I'd like to give my kids a yard to play in safely, but I didn't. Sometimes I feel lousy because of that.

Why, environmentally, do i need to "reduce" my consumption of factory farmed meat?

Is it bad for the animals? The water cycle? Organic farmers? People 2000 miles away? What?

Why reduce? If it involves some kind of immorality on my part, I'd have to eliminate such consumption, not reduce it, wouldn't I? What is "factory farming"? Can any "factory" methods be used in any farms? Aren't they more 'efficient'? Isn't efficiency generally better for the environment?

I have to know what the policy issue *is* before I can figure out how to respond Christianly to it. That's why saying Christians should support any kind of "movement" or "ism" is problematic: what are the policies that the ism is actually promoting. Some are probably good and some bad. So why sign on to an ism?

These comments are all fair points. The one I want to respond to is the legitimate question of how Christians relate to an "-ism." Well, the only creed that we should follow is Christianity; parts of various -isms will fit well with it and parts won't. But that's equally true of the fit of two political -isms, conservatism and Republicanism.

I fully acknowledge that there are parts of the environmental movement that are hostile to Christian values. Most notably, the zero-population-growth types seem to view babies as a regrettable burden upon the earth rather than a blessing as Scripture and tradition describe them.

The point that the commenters, especially pduggie, do not engage with is my point about asceticism. Even if the earth is not about to implode, there is still spiritual value in restraining our fallen, out-of-control appetites--a topic addressed by everyone from the Desert Fathers to C.S. Lewis. That's part of the reason for fasting, a biblical and traditional practice that unfortunately is not as common as it should be. I do think that we unthinkingly absorb the materialism of our culture; it takes an effort, and some historical distance, to critique the materialism of our culture and the confusion of our wants with our needs.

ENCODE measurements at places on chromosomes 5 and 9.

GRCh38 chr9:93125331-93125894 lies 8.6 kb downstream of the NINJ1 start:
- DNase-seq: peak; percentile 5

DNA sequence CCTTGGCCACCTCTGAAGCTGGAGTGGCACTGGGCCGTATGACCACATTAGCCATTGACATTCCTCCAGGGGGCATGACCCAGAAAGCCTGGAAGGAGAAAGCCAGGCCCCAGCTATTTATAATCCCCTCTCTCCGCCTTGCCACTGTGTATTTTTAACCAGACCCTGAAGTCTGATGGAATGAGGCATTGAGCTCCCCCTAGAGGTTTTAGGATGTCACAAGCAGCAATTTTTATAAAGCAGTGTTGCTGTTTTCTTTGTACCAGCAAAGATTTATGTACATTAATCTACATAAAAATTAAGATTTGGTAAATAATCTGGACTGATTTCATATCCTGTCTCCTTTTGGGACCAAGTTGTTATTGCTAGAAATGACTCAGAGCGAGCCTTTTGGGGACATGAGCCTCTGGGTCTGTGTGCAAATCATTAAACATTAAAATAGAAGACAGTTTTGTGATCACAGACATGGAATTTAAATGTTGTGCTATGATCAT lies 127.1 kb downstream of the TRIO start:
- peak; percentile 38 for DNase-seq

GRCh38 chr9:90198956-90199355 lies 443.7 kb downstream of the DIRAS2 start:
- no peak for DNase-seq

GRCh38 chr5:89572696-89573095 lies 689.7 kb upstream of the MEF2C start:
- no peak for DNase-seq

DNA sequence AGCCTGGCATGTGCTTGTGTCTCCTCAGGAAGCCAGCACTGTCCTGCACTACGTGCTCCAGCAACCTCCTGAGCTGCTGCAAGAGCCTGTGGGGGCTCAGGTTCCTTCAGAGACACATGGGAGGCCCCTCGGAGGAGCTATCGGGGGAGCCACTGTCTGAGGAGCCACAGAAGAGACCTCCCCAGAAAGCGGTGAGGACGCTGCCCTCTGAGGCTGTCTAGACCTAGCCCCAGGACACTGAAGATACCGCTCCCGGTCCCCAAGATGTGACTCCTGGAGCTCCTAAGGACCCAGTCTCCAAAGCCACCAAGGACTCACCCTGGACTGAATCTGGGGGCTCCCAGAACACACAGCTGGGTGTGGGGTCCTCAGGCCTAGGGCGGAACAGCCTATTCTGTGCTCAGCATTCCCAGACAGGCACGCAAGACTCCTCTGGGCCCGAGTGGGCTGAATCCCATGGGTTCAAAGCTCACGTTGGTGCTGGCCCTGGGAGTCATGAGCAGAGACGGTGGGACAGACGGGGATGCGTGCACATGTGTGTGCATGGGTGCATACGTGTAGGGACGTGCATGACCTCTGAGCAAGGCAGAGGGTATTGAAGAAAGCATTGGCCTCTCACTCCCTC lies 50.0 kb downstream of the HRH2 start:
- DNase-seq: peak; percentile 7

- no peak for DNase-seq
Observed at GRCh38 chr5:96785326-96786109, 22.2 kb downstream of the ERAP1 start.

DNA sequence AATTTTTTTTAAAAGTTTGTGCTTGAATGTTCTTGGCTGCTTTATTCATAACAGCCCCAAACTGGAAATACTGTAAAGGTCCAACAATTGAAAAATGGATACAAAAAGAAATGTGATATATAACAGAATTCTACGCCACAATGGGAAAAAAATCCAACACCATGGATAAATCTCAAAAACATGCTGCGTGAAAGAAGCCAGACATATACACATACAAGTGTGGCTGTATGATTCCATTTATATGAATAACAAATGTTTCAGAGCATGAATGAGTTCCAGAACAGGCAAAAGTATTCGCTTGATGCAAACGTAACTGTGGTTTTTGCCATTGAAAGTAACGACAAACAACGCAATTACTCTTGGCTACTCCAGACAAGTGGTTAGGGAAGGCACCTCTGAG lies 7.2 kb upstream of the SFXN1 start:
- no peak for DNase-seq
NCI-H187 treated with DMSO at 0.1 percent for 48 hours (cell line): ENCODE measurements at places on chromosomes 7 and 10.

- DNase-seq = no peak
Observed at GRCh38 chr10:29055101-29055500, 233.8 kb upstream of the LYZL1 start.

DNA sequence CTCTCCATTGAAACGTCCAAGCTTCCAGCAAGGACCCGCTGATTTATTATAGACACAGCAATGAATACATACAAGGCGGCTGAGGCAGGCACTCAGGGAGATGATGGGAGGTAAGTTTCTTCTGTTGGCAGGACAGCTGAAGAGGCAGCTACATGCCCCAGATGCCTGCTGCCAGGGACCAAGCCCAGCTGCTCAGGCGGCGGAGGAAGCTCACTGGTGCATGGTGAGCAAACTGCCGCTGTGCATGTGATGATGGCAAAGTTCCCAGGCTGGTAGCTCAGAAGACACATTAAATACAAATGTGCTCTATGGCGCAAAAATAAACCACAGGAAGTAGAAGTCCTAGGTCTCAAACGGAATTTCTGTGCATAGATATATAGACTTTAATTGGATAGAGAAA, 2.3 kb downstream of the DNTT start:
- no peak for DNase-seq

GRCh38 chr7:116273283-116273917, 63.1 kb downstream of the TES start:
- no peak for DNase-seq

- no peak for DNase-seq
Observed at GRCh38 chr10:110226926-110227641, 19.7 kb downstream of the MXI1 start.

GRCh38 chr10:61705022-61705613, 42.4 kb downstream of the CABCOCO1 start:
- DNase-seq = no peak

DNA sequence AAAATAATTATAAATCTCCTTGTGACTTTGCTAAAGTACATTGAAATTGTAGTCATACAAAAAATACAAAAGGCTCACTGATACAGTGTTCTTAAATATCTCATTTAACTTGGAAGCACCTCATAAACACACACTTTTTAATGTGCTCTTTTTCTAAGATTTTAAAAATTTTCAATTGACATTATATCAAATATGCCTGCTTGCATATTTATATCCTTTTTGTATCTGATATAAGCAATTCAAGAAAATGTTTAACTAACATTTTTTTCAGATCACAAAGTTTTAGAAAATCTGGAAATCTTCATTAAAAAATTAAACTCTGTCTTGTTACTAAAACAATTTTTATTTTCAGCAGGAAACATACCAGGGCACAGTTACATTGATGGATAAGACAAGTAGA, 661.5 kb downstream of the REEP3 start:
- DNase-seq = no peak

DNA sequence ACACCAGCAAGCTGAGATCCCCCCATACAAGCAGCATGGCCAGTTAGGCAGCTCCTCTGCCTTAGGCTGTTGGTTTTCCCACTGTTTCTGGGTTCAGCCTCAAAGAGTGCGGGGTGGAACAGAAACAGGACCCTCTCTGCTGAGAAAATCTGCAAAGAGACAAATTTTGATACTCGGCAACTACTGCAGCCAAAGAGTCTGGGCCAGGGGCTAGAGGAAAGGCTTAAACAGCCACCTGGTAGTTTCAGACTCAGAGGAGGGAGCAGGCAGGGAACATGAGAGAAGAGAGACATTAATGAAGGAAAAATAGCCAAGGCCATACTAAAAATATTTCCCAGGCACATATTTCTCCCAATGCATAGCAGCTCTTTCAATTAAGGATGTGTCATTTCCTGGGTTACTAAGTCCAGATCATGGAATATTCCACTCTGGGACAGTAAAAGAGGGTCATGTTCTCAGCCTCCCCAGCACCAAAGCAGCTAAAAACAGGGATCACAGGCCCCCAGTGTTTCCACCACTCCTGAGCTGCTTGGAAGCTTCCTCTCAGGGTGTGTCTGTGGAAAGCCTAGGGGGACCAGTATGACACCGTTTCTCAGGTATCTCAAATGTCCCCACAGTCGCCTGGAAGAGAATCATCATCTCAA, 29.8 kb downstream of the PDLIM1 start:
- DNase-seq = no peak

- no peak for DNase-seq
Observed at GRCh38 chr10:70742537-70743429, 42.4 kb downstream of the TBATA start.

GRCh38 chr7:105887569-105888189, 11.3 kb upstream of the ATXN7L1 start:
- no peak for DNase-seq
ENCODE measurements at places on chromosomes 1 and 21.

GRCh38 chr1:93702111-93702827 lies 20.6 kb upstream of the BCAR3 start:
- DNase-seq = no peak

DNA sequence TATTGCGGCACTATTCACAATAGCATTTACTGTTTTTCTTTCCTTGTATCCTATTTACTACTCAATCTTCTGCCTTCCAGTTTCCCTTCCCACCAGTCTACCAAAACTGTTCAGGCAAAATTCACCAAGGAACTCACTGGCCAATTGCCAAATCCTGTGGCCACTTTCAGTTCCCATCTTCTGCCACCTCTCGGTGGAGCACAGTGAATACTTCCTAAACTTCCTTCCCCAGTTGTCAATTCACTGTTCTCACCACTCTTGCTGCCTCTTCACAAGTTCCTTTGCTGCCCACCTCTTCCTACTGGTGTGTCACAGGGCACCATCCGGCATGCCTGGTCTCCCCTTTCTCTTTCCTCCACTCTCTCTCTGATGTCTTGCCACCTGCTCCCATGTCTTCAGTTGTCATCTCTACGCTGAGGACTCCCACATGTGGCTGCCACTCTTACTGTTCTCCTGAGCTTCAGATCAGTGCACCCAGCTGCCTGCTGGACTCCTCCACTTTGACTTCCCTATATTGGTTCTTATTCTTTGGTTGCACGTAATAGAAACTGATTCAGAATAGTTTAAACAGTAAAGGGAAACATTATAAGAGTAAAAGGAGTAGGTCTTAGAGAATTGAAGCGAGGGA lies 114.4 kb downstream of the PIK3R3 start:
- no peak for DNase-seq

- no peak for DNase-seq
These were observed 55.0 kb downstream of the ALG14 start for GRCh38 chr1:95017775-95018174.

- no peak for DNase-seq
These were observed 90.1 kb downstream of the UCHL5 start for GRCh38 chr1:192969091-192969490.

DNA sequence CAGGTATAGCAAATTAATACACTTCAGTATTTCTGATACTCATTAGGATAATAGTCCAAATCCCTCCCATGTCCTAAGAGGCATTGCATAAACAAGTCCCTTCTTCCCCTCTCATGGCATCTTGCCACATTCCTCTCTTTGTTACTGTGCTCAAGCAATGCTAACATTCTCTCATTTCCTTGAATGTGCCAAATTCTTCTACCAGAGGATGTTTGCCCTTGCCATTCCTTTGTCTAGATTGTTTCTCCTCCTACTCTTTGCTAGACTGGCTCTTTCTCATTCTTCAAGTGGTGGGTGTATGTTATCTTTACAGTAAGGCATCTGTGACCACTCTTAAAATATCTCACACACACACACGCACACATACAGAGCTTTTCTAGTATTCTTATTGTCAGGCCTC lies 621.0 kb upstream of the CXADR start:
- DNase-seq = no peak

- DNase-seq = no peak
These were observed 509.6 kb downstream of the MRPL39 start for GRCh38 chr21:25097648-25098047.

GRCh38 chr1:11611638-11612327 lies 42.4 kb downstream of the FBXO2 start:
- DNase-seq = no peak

It is not "environmentalism" that should be embraced, but "sustainable development".

Good stewardship of the environment is necessary for it to be sustainable, but development is an important driving goal. Corporations do this with profit -- orgs like Fannie Mae or Lehman Brothers are not sustainable if they're not making a profit.

Yet development is all too often materialistic/ consumeristic only. This is especially true of anti-capitalist Lefties who simultaneously complain that capitalism hasn't ended poverty, and that it also promotes excessive consumerism.

Insofar as corporations are peaceful and voluntary, while gov't is not, folk who are against corporations are against "the means justifies the ends". How can peaceful, honest, voluntary market transactions result in social injustice? By not being honest (or voluntary) -- or by the poor folk making very poor decisions.